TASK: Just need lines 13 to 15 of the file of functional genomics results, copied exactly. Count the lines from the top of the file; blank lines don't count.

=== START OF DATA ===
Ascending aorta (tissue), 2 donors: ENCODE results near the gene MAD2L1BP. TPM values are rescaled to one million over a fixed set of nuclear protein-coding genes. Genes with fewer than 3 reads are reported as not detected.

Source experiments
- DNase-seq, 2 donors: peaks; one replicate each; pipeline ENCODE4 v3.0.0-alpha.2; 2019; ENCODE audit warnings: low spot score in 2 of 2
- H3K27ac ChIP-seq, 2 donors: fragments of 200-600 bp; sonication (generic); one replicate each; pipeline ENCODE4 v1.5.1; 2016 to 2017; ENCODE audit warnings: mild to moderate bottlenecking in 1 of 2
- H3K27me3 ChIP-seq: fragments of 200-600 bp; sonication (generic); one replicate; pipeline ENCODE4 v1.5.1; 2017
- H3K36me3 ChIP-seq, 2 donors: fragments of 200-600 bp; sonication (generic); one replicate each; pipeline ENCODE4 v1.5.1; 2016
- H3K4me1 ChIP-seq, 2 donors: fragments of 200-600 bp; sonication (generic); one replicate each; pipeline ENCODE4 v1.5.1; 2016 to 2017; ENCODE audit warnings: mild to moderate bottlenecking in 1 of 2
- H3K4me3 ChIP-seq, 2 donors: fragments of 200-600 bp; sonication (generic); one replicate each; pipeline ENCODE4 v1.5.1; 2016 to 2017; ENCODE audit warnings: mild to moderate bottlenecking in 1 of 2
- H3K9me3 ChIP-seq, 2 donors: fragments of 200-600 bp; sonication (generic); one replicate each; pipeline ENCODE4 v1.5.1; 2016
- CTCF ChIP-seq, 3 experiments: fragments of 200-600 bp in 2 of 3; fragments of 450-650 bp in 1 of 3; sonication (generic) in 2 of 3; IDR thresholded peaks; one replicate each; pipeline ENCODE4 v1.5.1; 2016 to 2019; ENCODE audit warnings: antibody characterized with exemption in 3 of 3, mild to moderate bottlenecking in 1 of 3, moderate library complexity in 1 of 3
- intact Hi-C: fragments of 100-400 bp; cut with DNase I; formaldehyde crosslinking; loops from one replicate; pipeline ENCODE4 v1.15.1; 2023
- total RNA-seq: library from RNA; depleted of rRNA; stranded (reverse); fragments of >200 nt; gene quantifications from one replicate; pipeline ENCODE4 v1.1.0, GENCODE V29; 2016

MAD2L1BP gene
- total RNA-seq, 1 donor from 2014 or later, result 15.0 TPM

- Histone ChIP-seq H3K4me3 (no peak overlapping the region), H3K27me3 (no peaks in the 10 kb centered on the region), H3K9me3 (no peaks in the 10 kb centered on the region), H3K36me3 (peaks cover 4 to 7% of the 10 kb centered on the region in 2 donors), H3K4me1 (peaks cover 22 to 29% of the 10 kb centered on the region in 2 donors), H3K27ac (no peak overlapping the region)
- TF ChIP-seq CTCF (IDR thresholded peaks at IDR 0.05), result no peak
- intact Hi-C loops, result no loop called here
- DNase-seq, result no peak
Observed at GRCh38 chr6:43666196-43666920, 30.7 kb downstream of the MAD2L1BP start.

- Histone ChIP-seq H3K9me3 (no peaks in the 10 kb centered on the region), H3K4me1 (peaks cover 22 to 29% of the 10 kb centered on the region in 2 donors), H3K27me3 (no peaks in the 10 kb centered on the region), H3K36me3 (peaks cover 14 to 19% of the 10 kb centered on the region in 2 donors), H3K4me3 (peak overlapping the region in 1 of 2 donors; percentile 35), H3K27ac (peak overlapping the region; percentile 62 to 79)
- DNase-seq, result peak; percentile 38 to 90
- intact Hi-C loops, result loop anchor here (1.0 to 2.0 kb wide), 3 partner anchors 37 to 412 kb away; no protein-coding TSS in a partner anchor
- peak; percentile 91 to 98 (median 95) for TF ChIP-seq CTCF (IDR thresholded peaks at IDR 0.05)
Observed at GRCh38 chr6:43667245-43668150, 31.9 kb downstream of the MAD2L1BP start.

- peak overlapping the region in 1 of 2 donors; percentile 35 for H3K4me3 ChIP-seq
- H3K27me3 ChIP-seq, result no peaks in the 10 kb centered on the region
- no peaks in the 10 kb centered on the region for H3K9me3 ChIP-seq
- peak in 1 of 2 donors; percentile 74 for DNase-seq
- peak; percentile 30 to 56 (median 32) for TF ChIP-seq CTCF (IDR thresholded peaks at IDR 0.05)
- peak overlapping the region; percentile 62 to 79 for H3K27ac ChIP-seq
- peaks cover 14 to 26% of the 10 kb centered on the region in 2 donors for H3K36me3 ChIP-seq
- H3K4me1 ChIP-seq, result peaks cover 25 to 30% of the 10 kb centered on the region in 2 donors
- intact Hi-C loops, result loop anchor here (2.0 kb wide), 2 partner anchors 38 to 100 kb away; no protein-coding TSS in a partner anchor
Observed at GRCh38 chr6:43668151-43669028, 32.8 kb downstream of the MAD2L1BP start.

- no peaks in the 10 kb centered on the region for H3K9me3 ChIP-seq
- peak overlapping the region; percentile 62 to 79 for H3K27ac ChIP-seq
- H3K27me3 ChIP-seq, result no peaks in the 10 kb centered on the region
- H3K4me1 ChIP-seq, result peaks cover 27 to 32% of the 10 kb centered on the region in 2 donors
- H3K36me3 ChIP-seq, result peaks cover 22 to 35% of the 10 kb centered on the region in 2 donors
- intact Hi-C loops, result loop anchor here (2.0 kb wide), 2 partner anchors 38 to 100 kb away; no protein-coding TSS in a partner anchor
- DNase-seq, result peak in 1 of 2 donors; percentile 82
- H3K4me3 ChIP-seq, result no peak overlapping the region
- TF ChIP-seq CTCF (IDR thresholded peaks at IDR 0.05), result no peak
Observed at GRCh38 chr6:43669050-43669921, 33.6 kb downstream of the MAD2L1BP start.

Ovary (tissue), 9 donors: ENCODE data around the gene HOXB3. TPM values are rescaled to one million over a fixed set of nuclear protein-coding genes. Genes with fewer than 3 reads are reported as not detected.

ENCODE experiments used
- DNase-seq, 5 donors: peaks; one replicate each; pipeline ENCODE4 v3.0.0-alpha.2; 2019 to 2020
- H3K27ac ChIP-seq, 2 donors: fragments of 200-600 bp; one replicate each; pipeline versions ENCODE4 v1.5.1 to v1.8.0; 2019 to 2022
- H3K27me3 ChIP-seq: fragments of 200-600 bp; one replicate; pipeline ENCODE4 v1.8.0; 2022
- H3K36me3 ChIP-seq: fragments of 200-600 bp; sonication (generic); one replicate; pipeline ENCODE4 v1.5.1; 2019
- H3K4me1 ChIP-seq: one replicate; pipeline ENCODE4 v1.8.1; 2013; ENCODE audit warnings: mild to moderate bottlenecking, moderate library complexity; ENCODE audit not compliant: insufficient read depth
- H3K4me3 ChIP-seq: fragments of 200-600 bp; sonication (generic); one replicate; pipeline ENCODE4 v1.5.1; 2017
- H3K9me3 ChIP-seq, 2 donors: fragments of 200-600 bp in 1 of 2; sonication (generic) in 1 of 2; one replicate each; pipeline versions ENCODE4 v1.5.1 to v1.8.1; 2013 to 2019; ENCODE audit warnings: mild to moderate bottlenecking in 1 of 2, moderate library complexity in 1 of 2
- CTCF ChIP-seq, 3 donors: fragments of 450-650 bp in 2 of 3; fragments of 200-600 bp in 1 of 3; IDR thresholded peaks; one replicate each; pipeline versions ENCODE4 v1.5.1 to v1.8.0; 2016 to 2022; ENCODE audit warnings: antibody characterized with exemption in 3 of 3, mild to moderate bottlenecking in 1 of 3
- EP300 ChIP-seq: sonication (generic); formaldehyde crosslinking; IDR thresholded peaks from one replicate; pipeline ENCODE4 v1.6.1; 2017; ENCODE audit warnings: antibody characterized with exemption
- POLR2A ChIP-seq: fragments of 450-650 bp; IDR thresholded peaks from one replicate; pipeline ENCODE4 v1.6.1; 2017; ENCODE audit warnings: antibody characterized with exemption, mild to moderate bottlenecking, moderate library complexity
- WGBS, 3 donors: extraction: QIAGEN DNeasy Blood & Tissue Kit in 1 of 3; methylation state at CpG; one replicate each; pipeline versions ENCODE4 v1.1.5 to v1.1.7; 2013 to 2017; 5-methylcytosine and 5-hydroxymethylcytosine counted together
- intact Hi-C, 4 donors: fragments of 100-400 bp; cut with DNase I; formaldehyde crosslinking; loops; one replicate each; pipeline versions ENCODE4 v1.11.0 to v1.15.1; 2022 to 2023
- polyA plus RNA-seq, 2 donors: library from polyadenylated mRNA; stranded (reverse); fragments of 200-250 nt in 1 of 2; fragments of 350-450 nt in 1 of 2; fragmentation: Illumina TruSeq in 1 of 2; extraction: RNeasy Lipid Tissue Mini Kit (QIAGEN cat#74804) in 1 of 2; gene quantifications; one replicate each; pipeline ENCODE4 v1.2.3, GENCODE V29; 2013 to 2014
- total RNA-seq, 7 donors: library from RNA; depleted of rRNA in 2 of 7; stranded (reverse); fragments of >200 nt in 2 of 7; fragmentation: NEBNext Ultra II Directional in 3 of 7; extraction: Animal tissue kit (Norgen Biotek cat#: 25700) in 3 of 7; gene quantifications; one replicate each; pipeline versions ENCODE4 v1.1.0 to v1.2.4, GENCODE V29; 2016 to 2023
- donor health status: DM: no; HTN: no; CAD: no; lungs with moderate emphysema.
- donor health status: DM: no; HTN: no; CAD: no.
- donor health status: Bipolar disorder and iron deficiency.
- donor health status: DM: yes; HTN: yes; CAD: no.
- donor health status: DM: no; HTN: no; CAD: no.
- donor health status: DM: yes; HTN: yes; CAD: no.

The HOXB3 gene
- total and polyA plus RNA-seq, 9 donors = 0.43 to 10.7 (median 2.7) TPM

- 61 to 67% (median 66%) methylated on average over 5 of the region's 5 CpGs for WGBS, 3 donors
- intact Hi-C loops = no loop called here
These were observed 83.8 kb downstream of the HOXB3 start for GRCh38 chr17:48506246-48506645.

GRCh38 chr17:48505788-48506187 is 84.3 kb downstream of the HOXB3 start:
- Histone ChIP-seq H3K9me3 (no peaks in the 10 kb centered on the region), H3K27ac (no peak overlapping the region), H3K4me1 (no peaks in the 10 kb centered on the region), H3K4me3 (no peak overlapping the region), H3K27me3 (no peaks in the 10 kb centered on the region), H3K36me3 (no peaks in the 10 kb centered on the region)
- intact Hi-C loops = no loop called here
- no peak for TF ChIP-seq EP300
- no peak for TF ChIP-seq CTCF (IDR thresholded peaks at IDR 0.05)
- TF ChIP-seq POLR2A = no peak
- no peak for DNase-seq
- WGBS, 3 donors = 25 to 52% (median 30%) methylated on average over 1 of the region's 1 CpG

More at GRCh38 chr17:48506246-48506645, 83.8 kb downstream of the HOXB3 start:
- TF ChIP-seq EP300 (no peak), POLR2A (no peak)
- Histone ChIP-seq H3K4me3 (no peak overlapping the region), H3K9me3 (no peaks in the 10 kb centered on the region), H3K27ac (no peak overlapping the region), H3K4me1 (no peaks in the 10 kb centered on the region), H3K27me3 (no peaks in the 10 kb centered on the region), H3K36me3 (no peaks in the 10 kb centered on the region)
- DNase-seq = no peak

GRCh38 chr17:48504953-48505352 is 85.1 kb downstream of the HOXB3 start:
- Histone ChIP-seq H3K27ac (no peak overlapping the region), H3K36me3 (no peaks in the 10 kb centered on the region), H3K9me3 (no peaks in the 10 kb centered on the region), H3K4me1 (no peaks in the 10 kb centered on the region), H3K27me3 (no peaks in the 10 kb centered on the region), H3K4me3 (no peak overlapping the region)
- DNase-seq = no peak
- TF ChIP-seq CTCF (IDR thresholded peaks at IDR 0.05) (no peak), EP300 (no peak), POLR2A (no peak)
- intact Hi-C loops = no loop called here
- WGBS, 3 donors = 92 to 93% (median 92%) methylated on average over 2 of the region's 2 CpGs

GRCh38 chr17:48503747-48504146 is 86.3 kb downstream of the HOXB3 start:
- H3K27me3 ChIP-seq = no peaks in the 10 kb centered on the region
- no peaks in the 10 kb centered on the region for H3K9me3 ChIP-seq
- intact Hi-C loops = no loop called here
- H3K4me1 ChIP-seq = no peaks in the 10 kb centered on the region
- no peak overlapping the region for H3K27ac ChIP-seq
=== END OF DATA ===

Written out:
MAD2L1BP gene
- total RNA-seq, 1 donor from 2014 or later, result 15.0 TPM

- Histone ChIP-seq H3K4me3 (no peak overlapping the region), H3K27me3 (no peaks in the 10 kb centered on the region), H3K9me3 (no peaks in the 10 kb centered on the region), H3K36me3 (peaks cover 4 to 7% of the 10 kb centered on the region in 2 donors), H3K4me1 (peaks cover 22 to 29% of the 10 kb centered on the region in 2 donors), H3K27ac (no peak overlapping the region)